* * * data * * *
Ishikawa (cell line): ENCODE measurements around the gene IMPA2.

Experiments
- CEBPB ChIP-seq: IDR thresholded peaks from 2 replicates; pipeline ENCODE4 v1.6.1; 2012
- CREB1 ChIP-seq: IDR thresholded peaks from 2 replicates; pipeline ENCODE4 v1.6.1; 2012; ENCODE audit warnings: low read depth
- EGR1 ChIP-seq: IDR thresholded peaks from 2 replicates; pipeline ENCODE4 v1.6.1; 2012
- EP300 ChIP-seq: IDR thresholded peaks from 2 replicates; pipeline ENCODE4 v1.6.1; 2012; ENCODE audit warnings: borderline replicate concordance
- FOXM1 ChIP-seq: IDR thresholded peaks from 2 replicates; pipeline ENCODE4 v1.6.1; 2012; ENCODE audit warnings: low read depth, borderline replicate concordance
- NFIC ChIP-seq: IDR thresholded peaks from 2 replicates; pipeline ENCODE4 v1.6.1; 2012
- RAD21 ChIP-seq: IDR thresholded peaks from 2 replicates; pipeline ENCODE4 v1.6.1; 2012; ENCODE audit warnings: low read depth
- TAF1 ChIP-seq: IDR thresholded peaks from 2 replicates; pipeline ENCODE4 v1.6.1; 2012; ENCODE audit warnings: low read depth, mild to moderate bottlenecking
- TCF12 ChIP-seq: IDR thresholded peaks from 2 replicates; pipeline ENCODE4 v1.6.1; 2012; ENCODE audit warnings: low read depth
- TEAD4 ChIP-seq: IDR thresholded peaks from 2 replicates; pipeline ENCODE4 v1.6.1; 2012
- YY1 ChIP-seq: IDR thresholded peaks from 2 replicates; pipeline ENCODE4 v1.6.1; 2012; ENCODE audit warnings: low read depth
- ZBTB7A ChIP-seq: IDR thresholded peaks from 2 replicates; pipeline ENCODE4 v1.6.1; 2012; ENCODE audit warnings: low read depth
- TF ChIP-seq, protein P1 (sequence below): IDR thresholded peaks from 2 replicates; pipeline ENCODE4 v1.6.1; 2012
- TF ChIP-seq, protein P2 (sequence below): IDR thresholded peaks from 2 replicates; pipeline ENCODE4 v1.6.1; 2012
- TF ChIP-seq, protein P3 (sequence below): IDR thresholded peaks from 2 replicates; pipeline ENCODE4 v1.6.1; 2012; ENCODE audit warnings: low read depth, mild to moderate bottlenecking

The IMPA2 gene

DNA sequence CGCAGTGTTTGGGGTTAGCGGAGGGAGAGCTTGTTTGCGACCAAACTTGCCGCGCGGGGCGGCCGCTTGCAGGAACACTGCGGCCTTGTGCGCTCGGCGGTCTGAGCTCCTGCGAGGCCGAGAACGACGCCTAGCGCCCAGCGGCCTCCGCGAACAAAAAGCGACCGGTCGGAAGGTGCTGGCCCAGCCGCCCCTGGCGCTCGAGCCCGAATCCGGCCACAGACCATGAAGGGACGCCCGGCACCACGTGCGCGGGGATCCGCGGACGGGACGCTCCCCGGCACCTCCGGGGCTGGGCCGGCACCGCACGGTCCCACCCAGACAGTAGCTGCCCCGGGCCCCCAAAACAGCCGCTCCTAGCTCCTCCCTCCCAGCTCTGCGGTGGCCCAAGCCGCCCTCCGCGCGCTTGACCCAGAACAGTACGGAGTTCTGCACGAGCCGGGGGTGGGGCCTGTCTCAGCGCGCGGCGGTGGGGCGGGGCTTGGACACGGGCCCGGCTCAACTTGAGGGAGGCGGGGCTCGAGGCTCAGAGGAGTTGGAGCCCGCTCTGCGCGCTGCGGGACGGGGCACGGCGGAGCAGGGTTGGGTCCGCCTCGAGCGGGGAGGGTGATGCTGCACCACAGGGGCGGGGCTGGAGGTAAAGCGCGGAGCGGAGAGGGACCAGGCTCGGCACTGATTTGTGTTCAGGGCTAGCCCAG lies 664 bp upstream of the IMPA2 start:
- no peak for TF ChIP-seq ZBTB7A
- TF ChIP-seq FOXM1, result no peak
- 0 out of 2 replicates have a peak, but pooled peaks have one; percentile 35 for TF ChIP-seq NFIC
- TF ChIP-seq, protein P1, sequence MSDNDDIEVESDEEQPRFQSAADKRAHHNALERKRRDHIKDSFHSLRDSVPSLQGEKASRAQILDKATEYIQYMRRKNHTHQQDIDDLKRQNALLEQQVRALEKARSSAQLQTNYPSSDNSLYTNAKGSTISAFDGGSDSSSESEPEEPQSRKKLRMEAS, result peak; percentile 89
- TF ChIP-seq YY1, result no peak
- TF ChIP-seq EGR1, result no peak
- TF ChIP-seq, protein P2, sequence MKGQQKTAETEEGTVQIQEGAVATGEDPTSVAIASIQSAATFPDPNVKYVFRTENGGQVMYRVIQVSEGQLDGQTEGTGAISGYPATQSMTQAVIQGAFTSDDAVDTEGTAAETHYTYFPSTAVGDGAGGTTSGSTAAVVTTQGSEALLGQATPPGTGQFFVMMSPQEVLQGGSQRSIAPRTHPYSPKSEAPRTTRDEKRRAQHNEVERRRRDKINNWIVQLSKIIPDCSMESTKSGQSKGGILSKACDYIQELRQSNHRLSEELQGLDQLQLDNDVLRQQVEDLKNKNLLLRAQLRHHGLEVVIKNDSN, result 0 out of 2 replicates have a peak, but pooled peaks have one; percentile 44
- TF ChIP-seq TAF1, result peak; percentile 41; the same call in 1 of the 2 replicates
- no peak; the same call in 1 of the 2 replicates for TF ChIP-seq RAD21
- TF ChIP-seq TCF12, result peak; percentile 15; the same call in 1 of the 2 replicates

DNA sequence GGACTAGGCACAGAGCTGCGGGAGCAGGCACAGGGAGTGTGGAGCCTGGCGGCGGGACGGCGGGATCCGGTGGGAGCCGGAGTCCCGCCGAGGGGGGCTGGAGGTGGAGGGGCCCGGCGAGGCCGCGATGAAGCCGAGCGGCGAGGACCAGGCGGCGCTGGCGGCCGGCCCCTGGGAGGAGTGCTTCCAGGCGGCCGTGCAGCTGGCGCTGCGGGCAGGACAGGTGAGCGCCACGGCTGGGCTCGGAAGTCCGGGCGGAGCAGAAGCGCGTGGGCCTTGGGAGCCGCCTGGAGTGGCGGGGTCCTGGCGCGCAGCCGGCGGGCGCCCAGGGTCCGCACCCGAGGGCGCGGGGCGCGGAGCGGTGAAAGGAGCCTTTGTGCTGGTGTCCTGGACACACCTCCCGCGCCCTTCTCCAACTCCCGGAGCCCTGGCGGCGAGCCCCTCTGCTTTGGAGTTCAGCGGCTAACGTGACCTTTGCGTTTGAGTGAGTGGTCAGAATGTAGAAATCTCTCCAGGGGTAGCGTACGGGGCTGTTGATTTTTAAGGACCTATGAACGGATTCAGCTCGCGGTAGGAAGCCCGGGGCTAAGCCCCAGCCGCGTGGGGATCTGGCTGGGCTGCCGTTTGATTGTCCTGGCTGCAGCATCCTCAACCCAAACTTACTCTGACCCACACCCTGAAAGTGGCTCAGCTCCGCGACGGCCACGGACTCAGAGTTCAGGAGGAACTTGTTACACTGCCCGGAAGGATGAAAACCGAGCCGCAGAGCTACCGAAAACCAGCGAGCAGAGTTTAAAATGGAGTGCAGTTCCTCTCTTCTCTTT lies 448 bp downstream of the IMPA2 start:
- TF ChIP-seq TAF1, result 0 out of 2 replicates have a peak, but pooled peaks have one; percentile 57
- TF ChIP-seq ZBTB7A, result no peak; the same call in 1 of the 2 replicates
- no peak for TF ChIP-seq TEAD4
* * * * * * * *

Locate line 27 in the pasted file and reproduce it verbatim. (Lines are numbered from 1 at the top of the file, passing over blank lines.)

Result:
- TF ChIP-seq TAF1, result peak; percentile 41; the same call in 1 of the 2 replicates